Skip to main content
Welcome to the new FINRA.org. Learn more about our updates.
Create your own user feedback survey

Observations on Cybersecurity

While many firms have made significant improvements in their cybersecurity programs, cybersecurity attacks continue to increase in both number and level of sophistication. FINRA notes that such attacks often take advantage of and highlight weaknesses in a firm’s cybersecurity program. The observations and effective practices we share below can help firms strengthen their cybersecurity programs and may support compliance with the SEC’s Regulation S-P, which requires firms to have policies and procedures addressing the protection of customer records and information.9

We encourage firms to strengthen their cybersecurity programs by taking advantage of FINRA publications and other resources identified below. FINRA recognizes that there is no one-size-fits-all approach to cybersecurity, and reminds firms to evaluate each of the controls described in this report and other FINRA resources in the context of their business model and risk profile.

Highlighted below are effective practices some firms have implemented to strengthen their cybersecurity risk-management programs.

  • Branch Controls – Firms maintained branch-level written cybersecurity policies to protect confidential data. In addition, they implemented procedures to verify that branch office controls were implemented and functioning adequately, either via automated monitoring tools or during in-person branch inspections.
  • Documented Policies on Vendor and Third-Party Management – Firms using third-party vendors that provide critical firm services or handle sensitive client information adopted, implemented, and documented formal policies and procedures to manage the lifecycle of the firm’s engagement with the vendor (i.e., from onboarding, to ongoing monitoring, through off-boarding, including defining how vendors will dispose of sensitive client information).
  • Incident Response Planning – Firms established and regularly tested written formal incident response plans that outlined procedures they would follow when responding to cybersecurity and information security incidents. Firms also developed procedures relating to incident response plans, which included a mechanism to appropriately identify, classify, prioritize, track and close cybersecurity-related incidents.
  • Data Protection Controls – Firms encrypted all confidential data, including sensitive customer information and firm information, whether stored internally or at vendors’ locations.
  • System Patching – Firms adopted procedures to implement timely application of system security patches to critical firm resources (e.g., servers, network routers, desktops, laptops and software systems) to protect sensitive client or firm information.
  • Access Controls – Firms implemented or maintained policies and procedures to grant system and data access only when required (often referred to as “Policy of Least Privilege”) and removed such access when it was no longer needed (such as when individuals departed or changed roles at the firm). In addition, firms tracked (and monitored the activities of) individuals granted administrator access to data or systems. Further, firms implemented multi-factor or two-factor authentication controls for registered representatives, employees, vendors and contractors accessing firm systems and data from outside the organization.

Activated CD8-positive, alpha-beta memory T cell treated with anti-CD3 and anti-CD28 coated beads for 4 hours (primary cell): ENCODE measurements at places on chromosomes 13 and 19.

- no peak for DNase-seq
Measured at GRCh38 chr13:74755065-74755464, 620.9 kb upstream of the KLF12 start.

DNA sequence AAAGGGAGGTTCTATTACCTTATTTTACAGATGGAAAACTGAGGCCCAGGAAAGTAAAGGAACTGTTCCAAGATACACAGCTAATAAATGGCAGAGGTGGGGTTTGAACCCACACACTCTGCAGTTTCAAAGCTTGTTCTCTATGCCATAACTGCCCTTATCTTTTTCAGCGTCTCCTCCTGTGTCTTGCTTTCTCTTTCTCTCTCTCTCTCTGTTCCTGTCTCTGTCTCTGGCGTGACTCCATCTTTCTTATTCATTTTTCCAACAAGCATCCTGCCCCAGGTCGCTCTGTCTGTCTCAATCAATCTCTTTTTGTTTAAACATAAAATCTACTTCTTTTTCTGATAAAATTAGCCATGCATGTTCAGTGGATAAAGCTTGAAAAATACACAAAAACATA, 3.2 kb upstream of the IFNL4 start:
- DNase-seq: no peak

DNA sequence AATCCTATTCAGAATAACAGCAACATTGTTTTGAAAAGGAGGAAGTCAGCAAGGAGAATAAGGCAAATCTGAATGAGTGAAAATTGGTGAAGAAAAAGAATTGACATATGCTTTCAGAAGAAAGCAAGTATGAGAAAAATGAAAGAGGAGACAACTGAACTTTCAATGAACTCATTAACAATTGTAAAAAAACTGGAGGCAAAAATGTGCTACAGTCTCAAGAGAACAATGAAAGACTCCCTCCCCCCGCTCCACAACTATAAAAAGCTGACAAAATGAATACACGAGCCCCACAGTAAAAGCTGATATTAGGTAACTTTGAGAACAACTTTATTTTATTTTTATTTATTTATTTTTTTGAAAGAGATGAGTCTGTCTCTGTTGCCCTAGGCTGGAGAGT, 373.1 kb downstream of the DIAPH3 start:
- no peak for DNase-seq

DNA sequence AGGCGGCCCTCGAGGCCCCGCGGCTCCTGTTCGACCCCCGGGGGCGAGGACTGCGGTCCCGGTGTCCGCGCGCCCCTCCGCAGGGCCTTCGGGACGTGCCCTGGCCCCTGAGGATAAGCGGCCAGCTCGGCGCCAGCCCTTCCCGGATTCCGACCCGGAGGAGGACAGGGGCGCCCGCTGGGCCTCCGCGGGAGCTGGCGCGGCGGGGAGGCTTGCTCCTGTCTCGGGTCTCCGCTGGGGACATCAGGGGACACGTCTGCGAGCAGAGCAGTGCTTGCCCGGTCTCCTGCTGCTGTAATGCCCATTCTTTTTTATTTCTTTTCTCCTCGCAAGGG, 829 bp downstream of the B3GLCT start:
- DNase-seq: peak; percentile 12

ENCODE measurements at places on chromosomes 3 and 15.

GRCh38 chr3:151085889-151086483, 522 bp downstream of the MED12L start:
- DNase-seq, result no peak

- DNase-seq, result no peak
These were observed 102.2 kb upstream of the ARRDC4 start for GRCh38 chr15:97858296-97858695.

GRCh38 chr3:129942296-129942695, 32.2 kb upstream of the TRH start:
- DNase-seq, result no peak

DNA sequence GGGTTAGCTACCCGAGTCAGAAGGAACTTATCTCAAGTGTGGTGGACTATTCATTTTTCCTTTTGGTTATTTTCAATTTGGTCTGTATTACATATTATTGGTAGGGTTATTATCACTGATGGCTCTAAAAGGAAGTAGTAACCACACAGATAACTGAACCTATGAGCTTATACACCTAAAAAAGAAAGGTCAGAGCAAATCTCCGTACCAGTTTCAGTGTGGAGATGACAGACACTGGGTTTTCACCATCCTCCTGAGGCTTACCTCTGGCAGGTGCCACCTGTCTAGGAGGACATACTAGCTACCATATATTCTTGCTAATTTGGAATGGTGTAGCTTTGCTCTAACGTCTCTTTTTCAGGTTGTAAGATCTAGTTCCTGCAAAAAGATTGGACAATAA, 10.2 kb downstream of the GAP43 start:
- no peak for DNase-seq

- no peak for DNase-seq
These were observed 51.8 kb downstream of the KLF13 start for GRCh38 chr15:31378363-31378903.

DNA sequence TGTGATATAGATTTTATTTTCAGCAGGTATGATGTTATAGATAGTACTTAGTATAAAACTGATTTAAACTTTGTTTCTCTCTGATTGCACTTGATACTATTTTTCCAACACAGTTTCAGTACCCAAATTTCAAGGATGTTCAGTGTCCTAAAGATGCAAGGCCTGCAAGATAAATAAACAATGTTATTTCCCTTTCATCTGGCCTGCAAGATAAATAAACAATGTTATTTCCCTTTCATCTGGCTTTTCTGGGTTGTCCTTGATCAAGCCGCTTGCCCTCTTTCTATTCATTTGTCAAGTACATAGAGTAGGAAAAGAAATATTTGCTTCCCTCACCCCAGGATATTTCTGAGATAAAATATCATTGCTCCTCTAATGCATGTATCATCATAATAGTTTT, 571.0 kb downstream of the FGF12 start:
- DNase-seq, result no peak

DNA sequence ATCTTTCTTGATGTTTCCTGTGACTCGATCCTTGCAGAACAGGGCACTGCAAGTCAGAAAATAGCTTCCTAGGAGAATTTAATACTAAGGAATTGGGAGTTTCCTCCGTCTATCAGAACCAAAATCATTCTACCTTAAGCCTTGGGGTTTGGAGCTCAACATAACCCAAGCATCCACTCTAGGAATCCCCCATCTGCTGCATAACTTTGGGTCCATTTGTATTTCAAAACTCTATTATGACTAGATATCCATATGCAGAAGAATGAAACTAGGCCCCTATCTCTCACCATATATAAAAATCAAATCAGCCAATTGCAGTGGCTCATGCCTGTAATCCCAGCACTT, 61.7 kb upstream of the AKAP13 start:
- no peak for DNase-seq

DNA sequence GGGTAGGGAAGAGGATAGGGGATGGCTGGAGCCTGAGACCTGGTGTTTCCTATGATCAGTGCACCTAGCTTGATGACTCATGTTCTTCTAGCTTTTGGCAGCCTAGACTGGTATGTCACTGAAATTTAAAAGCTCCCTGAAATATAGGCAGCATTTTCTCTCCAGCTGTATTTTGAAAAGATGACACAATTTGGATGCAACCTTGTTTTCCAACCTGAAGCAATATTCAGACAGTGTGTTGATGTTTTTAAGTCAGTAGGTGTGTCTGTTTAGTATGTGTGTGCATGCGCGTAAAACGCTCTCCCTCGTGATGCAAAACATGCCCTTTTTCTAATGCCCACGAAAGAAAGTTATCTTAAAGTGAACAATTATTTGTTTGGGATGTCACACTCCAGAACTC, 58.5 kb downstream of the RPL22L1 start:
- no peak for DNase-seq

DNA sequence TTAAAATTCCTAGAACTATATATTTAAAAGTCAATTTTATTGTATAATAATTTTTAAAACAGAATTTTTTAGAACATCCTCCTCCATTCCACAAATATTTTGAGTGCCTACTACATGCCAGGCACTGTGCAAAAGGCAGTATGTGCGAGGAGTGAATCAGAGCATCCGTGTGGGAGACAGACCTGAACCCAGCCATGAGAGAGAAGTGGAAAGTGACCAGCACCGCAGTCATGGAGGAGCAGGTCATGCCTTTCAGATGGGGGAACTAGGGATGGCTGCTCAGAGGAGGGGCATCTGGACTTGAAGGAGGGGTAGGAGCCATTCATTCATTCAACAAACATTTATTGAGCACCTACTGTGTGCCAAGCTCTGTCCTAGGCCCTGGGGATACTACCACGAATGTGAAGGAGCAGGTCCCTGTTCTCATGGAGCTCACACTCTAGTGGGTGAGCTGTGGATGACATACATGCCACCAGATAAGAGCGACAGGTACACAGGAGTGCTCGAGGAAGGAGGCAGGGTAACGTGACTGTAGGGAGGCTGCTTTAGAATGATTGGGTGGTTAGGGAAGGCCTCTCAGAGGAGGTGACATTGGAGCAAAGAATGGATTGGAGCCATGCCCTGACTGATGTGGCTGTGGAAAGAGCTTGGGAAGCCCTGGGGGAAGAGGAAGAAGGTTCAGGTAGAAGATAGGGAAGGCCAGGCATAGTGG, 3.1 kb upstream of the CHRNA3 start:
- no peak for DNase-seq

• Management of Asset Inventory – Some firms created and kept current an inventory of critical information technology assets—including hardware, software and data—in home and branch offices. These inventories also included legacy assets that vendors no longer supported, as well as corresponding cybersecurity controls to protect those assets.
  • Data Loss Prevention Controls – Certain firms implemented data loss prevention controls to protect a broad range of sensitive customer information in addition to Social Security numbers, such as other account profile information (e.g., account numbers, dates of birth, bank information and driver’s license numbers).
  • Training and Awareness – Firms provided robust cybersecurity training for registered representatives, personnel, third-party providers and consultants. This training addressed key topics relevant to individuals’ roles and responsibilities (e.g., training on the various types of phishing emails that might be directed towards registered representatives’ associates or home office staff in the human resources or finance departments, or training on secure software development practices for developers). Some firms determined the appropriate frequency of such training based on the cybersecurity risk exposure associated with the firm, as well as individuals’ roles and responsibilities.
  • Change Management Processes – Some firms implemented change management procedures to document, review, prioritize, test, approve, and manage hardware and software changes in order to protect sensitive information and firm services.

Additional Resources

 

9 This obligation includes protection against any anticipated threats or hazards to the security or integrity of customer records and information, as well as unauthorized access to or use of such records or information. Also, the rule requires firms to provide initial and annual privacy notices to customers describing information sharing policies and informing customers of their rights.